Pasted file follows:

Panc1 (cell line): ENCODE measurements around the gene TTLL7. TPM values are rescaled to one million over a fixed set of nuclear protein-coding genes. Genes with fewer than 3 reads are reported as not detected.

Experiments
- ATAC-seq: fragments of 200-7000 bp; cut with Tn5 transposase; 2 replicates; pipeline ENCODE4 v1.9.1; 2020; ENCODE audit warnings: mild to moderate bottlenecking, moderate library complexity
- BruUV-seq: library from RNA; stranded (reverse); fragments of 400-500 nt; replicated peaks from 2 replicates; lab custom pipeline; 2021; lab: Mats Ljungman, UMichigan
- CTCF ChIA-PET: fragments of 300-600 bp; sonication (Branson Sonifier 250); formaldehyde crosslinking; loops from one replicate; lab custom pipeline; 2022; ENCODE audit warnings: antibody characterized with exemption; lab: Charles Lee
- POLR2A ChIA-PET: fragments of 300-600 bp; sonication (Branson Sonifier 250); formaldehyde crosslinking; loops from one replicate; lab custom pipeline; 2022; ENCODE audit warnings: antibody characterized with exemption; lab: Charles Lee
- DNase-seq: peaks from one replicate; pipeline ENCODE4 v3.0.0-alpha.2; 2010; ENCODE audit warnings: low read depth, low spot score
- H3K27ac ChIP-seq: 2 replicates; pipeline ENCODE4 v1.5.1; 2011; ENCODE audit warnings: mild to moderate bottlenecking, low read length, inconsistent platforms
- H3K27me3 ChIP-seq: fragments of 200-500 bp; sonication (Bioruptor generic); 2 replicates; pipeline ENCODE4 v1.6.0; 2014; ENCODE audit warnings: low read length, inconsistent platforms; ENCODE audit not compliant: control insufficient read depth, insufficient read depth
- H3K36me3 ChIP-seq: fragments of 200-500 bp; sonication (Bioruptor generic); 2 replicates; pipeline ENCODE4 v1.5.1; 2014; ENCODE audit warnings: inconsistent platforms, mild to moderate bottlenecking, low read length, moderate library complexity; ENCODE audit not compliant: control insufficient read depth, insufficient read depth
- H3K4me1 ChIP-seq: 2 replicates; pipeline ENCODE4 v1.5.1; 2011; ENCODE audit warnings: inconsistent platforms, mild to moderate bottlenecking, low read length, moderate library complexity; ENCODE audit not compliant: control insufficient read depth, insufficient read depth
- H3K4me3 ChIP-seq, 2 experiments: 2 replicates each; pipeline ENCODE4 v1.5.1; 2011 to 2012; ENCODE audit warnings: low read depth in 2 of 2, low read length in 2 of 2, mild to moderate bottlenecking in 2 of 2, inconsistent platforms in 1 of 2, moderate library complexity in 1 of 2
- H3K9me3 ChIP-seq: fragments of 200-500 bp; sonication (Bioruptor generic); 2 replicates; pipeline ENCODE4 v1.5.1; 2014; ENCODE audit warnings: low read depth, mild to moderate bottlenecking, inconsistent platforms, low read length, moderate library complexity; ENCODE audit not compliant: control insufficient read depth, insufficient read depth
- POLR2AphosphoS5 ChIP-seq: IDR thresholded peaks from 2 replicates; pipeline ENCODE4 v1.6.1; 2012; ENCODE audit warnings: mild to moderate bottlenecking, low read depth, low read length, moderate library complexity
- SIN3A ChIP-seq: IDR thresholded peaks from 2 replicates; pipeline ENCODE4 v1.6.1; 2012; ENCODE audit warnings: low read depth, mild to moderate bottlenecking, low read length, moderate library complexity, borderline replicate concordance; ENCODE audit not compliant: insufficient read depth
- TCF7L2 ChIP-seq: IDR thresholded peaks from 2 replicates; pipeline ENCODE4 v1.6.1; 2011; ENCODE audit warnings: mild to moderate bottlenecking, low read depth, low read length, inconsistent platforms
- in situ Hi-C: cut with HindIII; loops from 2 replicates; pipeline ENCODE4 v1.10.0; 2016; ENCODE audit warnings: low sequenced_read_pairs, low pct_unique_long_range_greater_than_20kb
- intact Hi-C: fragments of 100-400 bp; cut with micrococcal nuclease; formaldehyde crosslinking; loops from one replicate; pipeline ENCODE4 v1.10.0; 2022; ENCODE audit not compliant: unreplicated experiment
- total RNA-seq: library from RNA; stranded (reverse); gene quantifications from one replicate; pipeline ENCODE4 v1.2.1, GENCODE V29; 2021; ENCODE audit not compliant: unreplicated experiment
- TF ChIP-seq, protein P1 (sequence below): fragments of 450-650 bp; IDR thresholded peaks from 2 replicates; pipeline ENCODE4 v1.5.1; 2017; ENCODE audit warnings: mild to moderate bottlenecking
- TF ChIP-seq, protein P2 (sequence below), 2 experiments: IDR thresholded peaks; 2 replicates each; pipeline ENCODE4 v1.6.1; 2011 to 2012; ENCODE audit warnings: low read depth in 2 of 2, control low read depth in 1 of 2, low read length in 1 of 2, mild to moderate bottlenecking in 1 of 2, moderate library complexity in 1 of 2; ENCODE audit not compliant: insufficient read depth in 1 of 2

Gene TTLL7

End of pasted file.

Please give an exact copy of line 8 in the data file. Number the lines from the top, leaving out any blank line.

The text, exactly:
- H3K27ac ChIP-seq: 2 replicates; pipeline ENCODE4 v1.5.1; 2011; ENCODE audit warnings: mild to moderate bottlenecking, low read length, inconsistent platforms